Temperature dependence of corrosion of ferritic stainless steel in dual atmosphere at 600–800 °C
Journal article, 2018

The ferritic stainless steel AISI 441 (EN 1.4509) is exposed for 1000 h to air - 3% H2O on one side and to Ar - 5% H2 – 3% H2O on the other at temperatures 600, 700, and 800 °C. Conditions are chosen to mimic the environment of metallic interconnects in an operating solid oxide fuel cell (SOFC). At 600 °C, ∼25 μm thick Fe2O3/(Fe,Cr)3O4 forms on large parts of the air side of the samples. Reference samples exposed to air - 3% H2O on both sides form thin protective layers of (Cr,Mn)3O4/Cr2O3 at the same temperature. At higher temperatures, 700 and 800 °C, all samples form protective layers of (Cr,Mn)3O4/Cr2O3 regardless of exposure to single or dual atmosphere. It is concluded that corrosion resistance in a dual atmosphere has an inverse dependence on temperature. Different hypotheses for the underlying cause for the dual atmosphere effect are discussed and compared to the experimental data.

High temperature oxidation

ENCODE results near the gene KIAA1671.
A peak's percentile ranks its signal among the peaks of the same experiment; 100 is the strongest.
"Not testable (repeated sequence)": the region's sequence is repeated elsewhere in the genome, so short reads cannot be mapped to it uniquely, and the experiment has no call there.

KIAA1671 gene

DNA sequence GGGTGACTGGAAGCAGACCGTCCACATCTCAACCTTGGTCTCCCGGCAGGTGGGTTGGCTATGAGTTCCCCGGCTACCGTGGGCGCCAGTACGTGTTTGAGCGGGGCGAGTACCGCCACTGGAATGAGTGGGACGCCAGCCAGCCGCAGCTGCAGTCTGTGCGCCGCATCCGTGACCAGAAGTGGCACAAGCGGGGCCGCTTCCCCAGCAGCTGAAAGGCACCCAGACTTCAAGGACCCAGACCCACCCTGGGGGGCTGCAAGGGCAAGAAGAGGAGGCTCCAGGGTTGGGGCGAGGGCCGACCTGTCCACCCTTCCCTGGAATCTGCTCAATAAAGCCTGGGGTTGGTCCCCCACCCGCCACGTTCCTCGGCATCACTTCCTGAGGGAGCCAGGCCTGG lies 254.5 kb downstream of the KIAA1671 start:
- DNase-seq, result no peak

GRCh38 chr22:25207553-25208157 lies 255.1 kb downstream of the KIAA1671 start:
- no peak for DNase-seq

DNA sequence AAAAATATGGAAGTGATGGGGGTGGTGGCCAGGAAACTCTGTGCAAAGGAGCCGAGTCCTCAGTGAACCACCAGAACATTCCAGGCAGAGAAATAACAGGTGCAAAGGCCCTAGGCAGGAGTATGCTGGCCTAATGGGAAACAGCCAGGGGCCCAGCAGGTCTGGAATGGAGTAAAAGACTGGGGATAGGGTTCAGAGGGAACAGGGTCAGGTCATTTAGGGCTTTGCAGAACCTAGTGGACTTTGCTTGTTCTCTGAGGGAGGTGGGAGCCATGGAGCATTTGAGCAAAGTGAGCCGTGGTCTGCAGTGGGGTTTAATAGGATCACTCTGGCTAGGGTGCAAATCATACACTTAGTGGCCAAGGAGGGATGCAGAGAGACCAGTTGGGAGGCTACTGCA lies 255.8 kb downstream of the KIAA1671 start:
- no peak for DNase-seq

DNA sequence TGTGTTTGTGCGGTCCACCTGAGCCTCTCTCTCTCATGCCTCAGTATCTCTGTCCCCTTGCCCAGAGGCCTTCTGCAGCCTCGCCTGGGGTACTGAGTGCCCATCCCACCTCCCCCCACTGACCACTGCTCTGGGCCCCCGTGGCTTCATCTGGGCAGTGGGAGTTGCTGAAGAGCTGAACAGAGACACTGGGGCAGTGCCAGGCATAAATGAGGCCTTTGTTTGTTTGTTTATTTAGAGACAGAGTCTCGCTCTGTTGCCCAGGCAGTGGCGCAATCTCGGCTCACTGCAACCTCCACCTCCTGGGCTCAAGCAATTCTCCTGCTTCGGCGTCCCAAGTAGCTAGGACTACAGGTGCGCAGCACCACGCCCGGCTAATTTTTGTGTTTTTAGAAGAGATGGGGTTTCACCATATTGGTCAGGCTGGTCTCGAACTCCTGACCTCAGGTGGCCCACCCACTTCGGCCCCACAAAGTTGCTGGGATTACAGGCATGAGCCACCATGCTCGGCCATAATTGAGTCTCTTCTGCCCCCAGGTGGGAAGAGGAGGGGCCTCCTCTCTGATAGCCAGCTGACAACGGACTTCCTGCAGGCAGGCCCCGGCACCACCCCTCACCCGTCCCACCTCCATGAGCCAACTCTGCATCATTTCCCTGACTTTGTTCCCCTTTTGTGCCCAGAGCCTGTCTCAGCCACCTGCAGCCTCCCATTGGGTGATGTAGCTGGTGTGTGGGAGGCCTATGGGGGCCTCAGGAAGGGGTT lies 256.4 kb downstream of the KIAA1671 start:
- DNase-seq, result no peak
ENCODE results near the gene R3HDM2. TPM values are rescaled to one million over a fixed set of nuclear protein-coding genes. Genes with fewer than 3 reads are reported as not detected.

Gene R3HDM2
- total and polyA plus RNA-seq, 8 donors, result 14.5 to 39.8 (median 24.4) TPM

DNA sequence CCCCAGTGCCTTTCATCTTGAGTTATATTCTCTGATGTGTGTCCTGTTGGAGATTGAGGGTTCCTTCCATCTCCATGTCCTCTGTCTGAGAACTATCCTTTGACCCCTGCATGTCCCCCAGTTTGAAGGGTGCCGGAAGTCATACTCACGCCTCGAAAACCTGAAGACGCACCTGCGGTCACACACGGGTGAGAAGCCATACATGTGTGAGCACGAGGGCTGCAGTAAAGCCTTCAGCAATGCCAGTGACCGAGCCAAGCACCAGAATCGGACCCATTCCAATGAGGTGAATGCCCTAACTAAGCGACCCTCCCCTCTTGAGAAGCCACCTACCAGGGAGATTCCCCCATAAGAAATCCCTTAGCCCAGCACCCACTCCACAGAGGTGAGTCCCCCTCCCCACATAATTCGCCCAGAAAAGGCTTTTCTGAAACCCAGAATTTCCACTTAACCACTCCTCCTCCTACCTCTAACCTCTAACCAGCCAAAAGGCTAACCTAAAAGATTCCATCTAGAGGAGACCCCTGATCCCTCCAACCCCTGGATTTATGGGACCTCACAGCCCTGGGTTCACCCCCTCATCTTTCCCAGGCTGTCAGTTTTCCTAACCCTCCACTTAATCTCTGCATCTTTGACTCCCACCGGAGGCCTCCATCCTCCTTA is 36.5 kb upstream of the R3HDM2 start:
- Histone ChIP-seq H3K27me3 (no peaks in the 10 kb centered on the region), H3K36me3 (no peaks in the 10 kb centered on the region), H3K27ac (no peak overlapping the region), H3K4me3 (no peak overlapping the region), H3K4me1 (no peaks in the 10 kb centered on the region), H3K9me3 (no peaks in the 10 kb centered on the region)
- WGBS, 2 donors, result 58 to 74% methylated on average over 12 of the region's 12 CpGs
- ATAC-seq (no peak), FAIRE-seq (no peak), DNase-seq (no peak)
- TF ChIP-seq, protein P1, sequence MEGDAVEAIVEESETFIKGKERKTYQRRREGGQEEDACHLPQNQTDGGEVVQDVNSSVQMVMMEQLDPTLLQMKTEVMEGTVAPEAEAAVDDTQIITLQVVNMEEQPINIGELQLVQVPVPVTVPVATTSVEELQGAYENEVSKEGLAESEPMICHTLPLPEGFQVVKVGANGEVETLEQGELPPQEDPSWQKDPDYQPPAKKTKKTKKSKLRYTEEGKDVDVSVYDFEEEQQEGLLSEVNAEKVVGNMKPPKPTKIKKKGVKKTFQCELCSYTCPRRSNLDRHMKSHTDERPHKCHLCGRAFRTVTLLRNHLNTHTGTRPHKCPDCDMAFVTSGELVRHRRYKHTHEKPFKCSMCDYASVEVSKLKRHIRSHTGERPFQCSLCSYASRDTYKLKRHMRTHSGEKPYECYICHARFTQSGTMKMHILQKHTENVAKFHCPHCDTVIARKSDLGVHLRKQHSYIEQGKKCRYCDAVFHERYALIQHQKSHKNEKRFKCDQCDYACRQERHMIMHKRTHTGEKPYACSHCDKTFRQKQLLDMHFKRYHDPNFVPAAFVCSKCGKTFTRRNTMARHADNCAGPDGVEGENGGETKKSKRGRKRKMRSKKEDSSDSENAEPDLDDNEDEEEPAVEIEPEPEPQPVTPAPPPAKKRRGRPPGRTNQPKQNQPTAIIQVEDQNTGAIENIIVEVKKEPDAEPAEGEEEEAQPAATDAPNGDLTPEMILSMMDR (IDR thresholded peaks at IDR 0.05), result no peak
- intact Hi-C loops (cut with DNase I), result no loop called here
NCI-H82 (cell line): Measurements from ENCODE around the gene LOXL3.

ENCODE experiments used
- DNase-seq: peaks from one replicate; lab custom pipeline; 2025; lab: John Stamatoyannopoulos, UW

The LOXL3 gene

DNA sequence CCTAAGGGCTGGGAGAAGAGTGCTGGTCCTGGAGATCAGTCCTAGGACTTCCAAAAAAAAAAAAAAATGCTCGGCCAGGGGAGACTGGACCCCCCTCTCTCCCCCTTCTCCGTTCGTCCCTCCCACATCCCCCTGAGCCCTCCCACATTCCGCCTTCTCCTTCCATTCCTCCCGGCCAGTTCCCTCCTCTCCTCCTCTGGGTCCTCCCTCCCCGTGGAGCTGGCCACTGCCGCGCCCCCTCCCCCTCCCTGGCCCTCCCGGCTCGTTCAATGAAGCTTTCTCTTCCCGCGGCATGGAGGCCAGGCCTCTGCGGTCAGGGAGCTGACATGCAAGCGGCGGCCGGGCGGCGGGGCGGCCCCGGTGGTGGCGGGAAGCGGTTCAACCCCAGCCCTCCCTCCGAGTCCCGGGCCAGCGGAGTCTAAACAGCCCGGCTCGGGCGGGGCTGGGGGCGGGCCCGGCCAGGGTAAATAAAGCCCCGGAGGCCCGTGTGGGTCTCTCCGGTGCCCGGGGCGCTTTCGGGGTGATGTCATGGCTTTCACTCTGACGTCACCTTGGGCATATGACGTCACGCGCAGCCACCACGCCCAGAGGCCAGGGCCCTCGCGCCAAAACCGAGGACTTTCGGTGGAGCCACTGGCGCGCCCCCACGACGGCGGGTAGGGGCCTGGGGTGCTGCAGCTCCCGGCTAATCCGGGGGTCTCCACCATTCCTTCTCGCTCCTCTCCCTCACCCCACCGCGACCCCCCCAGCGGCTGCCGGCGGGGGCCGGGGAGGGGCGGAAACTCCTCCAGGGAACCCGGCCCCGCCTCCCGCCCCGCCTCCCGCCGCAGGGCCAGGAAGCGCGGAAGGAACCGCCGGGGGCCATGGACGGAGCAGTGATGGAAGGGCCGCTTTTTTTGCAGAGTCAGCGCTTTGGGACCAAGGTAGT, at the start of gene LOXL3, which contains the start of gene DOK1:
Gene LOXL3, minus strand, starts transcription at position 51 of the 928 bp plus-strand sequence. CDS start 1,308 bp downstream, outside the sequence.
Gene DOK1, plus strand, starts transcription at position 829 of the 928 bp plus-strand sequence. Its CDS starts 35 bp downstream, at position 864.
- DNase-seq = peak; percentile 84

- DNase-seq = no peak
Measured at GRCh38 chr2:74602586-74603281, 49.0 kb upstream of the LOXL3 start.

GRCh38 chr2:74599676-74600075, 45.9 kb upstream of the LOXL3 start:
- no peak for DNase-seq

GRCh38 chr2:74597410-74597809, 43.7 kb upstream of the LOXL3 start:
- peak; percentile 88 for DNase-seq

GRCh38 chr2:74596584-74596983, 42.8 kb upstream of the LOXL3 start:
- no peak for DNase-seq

Dual atmosphere

AISI 441

Interconnect

Solid oxide fuel cells

Hydrogen

Author

Patrik Alnegren

Chalmers, Chemistry and Chemical Engineering, Energy and Material, Environmental Inorganic Chemistry

Mohammad Sattari

Chalmers, Physics, Materials Microstructure

Jan-Erik Svensson

Chalmers, Chemistry and Chemical Engineering, Energy and Material

Jan Froitzheim

Chalmers, Chemistry and Chemical Engineering, Energy and Material, Environmental Inorganic Chemistry

Journal of Power Sources

0378-7753 (ISSN)

Vol. 392 129-138

Subject Categories

Inorganic Chemistry

Energy Engineering

Materials Chemistry

Areas of Advance

Energy

Materials Science

DOI

10.1016/j.jpowsour.2018.04.088

More information

Latest update

5/23/2018